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Associations Between Musculoskeletal Pain Experience and Pressure and Cold Pain Sensitivity

A Community-based Cross-sectional Study of Young Adults in the Raine Study

Waller, Robert, MSc*; Smith, Anne J., PhD*; O’Sullivan, Peter B., PhD*; Slater, Helen, PhD*; Sterling, Michele, PhD; Straker, Leon M., PhD*

doi: 10.1097/AJP.0000000000000650
Original Articles

Objectives: To investigate the cross-sectional associations between musculoskeletal pain experience and measures of pressure and cold pain sensitivity in young adults from the Western Australian Pregnancy Cohort (Raine) Study.

Participants and Methods: In total, 917 participants were eligible for analysis if they provided data pertaining to musculoskeletal pain status at the 22-year follow-up and had data for at least 1 valid pain sensitivity test. Standardized protocols were used to assess pressure pain threshold (4 sites: lumbar spine, tibialis anterior, upper trapezius, and wrist) and cold pain threshold (wrist). Four pain experience groups (“No pain” [n=562, 61.3%], “Low” [n=84, 9.2%], “Medium” [n=147, 16.0%], “High” [n=124, 13.5%]) were determined by latent class analysis using parameters of pain chronicity, frequency, intensity, and number of pain areas. Variables considered as confounders included sex, age, ethnicity, waist-hip ratio, psychological symptoms, sleep quality, physical activity, sedentary behavior, smoking, and income.

Results: There were no associations between pain experience and pressure pain sensitivity after adjusting for confounders. The “Medium” and “High” pain experience groups demonstrated heightened cold pain sensitivity compared with the “No pain” group (P=0.023), adjusted for sex and smoking.

Discussion: This study provides the most extensive investigation of the relationship between musculoskeletal pain experience and pressure and cold pain sensitivity in young adults. Heightened cold pain sensitivity in those classified as “Medium” and “High” pain experience may suggest altered nociceptive processing and has implications for clinical management.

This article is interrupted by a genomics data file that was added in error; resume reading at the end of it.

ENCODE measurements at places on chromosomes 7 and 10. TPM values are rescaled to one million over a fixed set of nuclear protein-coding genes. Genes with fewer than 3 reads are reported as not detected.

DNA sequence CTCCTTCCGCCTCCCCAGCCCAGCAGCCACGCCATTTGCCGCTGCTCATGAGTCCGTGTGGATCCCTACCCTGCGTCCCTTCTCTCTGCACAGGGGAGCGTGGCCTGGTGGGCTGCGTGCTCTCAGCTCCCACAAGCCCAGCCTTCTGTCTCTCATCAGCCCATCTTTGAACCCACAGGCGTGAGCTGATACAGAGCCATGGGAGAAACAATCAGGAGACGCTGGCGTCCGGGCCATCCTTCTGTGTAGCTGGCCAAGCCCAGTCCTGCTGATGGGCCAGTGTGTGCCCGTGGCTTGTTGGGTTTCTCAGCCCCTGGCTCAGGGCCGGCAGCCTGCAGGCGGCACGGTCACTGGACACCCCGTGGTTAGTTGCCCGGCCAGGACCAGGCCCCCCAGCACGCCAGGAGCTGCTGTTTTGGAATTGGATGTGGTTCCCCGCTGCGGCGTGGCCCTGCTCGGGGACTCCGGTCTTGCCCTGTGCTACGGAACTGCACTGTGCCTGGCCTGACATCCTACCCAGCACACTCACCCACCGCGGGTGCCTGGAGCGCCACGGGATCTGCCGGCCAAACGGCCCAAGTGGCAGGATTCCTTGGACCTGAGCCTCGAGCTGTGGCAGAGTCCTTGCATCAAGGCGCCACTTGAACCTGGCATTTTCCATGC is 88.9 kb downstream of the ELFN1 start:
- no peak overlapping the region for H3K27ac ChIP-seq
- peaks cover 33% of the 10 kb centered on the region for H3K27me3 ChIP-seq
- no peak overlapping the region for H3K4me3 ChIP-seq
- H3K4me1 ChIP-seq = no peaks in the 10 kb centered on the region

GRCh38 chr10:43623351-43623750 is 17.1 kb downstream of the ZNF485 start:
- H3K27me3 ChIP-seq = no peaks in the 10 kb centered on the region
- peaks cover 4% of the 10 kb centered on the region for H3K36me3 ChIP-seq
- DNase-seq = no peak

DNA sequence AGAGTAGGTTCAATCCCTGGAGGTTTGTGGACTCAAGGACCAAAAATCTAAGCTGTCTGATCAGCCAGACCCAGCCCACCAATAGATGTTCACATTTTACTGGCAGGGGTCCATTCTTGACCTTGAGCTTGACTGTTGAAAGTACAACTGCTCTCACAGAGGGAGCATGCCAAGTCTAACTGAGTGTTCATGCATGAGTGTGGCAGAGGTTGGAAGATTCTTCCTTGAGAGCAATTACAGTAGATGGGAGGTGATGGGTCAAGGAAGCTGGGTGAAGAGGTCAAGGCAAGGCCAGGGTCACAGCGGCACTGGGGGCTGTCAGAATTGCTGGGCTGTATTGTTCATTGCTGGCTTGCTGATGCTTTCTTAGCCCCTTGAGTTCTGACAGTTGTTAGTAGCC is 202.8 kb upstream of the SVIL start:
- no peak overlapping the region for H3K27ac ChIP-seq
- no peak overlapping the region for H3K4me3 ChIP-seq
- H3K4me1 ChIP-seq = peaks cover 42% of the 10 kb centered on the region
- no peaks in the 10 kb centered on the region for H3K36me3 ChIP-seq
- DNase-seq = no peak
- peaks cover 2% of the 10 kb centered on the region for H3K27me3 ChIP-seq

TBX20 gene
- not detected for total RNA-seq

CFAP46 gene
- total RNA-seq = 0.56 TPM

*School of Physiotherapy and Exercise Science, Curtin University, Perth, WA

RECOVER Injury Research Centre, NHMRC Centre of Research Excellence in Road Traffic Injury, The University of Queensland, Herston, Qld, Australia

The Raine Study has been supported by the National Health and Medical Research Council, Canberra, ACT, Australia, with additional funding provided by the University of Western Australia, Perth, WA, Australia; Raine Medical Research Foundation, Perth, WA, Australia; Telethon Kids Institute, Perth, WA, Australia; Curtin University, Perth, WA, Australia; Edith Cowan University, Perth, WA, Australia; Women and Infants Research Foundation, Murdoch University, Perth, WA, Australia; and The University of Notre Dame, Perth, WA, Australia. The authors declare no conflict of interest.

Reprints: Robert Waller, MSc, School of Physiotherapy and Exercise Science, Building 408, Level 3, Curtin University, G.P.O. Box U1987, Perth, WA 6845, Australia (e-mail: r.waller@curtin.edu.au).

Received March 15, 2018

Received in revised form August 20, 2018

Accepted August 30, 2018

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